If you were to ask Fairfield Union soccer player Brianna “Bri” West what one of her goals in life is, she would say to play soccer in college. But after two knee injuries sidelined her from the sport she loves, the therapy team at Fairfield Medical Center inspired her to reach a new goal.
Ever since Bri West, 17, of Lancaster was a little girl, she had her heart set on playing soccer in college. Her whole life revolved around the sport, along with her plans for the future. In March 2018, she was practicing with her club soccer team when she shifted her weight in the wrong direction and felt a pop in her knee. Determined to not sit on the sidelines, she continued to play with her team that day.
“I am not the type of person to step out of a game, and I probably injured myself even further by continuing to play,” Bri stated about her injury. “I couldn’t walk up the steps when I got home, and that’s when I knew I needed to have my knee looked at.”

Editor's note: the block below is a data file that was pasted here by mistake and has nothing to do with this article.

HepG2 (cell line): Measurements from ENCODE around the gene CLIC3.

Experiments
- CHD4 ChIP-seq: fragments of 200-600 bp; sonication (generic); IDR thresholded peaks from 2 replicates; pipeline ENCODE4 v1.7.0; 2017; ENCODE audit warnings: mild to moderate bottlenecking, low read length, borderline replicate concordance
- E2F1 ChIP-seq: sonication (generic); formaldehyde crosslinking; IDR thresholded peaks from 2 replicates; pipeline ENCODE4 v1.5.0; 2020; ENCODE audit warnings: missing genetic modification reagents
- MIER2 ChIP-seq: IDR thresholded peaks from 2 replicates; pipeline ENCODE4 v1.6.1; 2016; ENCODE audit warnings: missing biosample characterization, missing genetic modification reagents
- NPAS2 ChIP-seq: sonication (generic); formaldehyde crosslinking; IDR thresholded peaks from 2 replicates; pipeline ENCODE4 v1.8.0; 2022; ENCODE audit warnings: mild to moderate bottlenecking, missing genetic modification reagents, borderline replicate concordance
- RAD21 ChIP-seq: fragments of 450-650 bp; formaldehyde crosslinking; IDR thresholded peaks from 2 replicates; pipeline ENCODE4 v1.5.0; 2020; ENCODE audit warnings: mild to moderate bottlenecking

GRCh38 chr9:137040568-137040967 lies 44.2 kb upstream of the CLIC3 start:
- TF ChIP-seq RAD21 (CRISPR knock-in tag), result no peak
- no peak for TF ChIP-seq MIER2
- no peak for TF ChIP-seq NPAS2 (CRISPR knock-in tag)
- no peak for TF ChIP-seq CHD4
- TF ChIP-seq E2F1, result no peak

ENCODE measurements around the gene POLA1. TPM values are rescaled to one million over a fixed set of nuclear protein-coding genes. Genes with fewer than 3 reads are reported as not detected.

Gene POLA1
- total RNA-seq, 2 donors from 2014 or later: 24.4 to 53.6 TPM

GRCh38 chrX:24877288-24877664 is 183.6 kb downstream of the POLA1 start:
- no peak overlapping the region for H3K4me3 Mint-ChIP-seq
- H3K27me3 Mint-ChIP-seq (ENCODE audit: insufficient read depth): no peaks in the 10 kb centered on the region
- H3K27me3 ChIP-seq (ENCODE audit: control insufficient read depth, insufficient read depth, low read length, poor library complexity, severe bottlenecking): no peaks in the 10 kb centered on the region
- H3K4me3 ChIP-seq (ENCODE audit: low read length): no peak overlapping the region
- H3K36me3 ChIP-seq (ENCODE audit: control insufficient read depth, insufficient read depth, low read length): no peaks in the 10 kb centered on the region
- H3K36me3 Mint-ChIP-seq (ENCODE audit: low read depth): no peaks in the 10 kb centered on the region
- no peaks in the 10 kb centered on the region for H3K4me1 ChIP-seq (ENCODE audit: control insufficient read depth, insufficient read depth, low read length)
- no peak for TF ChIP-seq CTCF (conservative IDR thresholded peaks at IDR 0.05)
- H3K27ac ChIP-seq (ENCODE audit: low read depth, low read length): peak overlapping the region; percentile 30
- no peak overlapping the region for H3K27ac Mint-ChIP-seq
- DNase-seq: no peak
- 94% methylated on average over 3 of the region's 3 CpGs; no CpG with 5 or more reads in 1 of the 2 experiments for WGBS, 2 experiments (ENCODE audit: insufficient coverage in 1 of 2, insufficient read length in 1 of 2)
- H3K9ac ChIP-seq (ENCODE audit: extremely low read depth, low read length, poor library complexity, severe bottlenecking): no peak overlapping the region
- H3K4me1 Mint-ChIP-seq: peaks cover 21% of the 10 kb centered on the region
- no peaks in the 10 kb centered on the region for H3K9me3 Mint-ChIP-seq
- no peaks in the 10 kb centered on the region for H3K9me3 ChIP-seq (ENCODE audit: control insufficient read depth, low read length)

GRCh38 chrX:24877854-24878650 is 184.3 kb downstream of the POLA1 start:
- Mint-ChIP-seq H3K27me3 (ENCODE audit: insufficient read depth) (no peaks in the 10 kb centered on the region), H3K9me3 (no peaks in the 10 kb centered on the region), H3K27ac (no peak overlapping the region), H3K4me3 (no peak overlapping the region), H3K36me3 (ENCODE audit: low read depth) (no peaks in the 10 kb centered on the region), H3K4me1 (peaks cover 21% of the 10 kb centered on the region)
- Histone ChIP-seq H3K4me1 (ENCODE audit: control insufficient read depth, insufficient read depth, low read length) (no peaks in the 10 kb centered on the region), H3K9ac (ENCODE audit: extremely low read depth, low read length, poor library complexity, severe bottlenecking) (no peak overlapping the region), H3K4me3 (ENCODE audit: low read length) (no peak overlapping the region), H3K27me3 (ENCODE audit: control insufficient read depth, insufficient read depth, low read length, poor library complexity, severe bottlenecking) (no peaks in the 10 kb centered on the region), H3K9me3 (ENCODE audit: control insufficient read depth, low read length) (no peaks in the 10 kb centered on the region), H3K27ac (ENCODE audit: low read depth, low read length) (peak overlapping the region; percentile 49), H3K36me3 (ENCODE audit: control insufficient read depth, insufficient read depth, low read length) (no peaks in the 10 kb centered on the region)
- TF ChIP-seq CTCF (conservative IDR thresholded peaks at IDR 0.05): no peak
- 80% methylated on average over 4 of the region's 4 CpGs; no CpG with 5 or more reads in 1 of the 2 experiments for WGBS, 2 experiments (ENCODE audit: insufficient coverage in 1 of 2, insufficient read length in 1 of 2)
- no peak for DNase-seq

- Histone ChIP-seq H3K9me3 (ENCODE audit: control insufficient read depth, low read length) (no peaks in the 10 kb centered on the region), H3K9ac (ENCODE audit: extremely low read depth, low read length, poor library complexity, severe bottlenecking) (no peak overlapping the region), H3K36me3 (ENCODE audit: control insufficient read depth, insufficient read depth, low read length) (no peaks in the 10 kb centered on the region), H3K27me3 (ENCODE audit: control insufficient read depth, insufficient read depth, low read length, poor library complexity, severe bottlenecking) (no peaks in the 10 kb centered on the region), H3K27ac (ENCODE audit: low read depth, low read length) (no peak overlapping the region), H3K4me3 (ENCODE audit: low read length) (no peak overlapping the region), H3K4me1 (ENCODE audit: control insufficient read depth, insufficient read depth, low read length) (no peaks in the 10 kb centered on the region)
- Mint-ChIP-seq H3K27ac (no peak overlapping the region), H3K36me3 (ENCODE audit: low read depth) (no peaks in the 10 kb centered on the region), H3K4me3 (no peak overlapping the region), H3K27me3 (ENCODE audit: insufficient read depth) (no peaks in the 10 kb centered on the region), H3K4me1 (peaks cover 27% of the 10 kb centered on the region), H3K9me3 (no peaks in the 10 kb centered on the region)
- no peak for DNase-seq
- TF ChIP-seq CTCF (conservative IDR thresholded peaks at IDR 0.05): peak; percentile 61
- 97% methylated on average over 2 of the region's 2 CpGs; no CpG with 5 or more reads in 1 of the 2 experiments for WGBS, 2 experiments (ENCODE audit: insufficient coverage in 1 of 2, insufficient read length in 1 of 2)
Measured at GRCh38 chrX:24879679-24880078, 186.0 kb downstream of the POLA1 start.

After a week of continuous knee pain, Bri and her parents decided to reach out to the orthopedic team at Fairfield Medical Center. Fairfield Healthcare Professionals Orthopedics delivered the news that Bri had a complex lateral meniscus tear in her left leg and would need surgery. The meniscus is cartilage in the knee that acts as a shock absorber to cushion the area between the thighbone and the shinbone, while providing stability to the kneecap.
Not surprised by the news and wanting to get back on the field, Bri underwent outpatient surgery at River View Surgery Center. After a successful surgery, she completed her therapy with a local outpatient physical therapy company. When she was cleared from physical therapy months later, she hit the grass running and was thrilled to be playing soccer again. A college soccer recruiter from Marietta College even watched Bri play and discussed the possibility of her continuing the sport in college. Despite her knee injury, Bri was feeling hopeful that her childhood dream was still a reality.